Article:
Last week, the Trust for Public Land donated nearly 6,000 acres of stunning coastal landscape in Santa Cruz County, California, that will now be managed by the BLM for public recreation and preservation of natural resources. Known as Coast Dairies land, the donation completes a long-term effort by partners and local communities to provide a natural landscape that can be experienced and enjoyed as public lands. Read a summary about the donation from Trust for Public Land, or read the article in the San Jose Mercury News.
On April 14-15, the BLM’s Wild Horse and Burro Advisory Board met in Sacramento, California, to discuss issues related to the management and protection of wild horses and burros on Western public rangelands. Download the meeting agenda or presentation notes.
Social Media Highlights
Last week, the BLM shared an amazing “blood moon” photo as viewed by BLM Wilderness Specialist Bob Wick along the American Wild and Scenic River in California, one of the few urban rivers in the U.S. to have a wild and scenic designation. The river flows from the Sierra crest to downtown Sacramento. The BLM manages segments of the North and South forks of the river which are popular for whitewater boating and gold panning. View the photo and original post on My Public Lands Tumblr.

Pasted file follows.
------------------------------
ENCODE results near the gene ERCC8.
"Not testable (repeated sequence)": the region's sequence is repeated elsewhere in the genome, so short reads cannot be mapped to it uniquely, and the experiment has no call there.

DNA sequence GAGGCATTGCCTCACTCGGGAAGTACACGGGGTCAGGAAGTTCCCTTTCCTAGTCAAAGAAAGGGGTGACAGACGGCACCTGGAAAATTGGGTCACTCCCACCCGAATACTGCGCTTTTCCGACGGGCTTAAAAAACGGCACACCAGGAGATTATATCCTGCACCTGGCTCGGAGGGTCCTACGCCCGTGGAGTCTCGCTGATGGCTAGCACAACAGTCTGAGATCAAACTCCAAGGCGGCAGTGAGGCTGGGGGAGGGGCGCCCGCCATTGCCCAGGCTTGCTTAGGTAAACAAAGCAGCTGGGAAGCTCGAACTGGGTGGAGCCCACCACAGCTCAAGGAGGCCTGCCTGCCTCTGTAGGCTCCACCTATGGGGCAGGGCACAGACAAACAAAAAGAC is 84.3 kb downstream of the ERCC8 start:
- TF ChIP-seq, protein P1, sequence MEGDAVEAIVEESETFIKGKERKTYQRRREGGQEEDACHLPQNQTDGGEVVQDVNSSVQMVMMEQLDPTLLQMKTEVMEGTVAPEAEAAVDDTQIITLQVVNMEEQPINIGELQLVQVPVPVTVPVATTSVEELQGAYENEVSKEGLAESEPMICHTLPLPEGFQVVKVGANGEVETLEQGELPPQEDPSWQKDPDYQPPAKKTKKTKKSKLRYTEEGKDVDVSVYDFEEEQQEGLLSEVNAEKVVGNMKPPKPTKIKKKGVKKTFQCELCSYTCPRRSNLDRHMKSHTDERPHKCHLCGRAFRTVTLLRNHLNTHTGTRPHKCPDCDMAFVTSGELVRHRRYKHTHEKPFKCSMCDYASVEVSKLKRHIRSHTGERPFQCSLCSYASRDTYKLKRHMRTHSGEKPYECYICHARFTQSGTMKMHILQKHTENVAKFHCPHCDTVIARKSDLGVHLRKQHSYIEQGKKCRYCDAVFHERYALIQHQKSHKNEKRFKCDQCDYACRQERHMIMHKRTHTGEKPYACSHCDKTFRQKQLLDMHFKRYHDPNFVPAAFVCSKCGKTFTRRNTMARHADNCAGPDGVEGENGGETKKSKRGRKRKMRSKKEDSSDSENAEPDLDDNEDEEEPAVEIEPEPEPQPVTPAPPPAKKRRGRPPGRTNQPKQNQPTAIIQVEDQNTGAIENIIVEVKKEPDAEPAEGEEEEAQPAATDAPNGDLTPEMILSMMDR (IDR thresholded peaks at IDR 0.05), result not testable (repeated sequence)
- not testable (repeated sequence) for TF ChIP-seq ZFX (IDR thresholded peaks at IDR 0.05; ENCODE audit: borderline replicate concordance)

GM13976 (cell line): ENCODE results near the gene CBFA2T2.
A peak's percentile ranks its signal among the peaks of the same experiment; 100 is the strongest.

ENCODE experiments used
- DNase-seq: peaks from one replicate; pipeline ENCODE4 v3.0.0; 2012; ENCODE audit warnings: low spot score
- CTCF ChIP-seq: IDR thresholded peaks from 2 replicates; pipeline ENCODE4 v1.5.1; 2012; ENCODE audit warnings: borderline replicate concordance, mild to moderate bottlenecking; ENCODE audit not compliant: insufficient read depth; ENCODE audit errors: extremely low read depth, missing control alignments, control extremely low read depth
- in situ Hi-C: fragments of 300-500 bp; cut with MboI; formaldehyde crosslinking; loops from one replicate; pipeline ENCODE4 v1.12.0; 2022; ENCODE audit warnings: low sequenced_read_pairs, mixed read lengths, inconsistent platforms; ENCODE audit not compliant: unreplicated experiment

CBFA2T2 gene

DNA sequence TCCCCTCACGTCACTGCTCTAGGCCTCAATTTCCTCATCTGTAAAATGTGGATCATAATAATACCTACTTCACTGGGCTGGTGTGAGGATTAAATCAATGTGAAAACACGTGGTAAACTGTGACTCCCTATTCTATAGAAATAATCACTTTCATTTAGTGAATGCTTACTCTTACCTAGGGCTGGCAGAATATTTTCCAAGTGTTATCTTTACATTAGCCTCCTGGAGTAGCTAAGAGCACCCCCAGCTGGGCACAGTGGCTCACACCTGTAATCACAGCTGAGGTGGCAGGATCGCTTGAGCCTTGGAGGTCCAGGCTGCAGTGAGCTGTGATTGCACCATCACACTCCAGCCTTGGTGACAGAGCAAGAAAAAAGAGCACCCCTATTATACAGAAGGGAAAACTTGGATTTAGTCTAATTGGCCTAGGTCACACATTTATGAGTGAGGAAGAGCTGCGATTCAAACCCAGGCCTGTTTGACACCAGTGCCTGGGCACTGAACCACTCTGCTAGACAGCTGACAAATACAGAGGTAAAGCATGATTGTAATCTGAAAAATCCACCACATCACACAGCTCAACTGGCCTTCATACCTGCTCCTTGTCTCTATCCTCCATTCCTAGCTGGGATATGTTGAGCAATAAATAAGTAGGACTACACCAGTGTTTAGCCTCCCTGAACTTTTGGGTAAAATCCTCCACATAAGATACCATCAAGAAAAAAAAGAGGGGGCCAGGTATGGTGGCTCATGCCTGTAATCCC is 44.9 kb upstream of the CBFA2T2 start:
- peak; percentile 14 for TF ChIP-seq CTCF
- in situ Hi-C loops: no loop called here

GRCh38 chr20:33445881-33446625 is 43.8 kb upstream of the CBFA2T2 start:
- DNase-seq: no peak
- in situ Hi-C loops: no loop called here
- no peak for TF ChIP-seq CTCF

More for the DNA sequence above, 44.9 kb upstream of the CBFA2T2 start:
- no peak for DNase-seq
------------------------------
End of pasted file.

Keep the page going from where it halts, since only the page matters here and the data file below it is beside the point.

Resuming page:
On March 12, 2014, BLM Director Neil Kornze presented the Linda Siebert Career Achievement Award to biologist Craig Johnson of the BLM Idaho Cottonwood Field Office for his outstanding service to fish and wildlife conservation on public lands. For more than 40 years, Johnson has worked for the BLM, applying his passion for natural resources to on-the-ground success stories. Read the story on the Department of the Interior’s website.
BLM regional paleontologist Phil Gensler recently packed a Penske truck and took off for Washington D.C. The truck was filled with the most complete specimen of large carnivorous dinosaur ever found in the state of New Mexico — and it was found on BLM-administered land in the Bisti/De-Na-Zin Wilderness Area. The specimen now is displayed at the Smithsonian Museum of Natural History as a part of a current T-rex exhibit. Read the full story on the Department of the Interior’s website.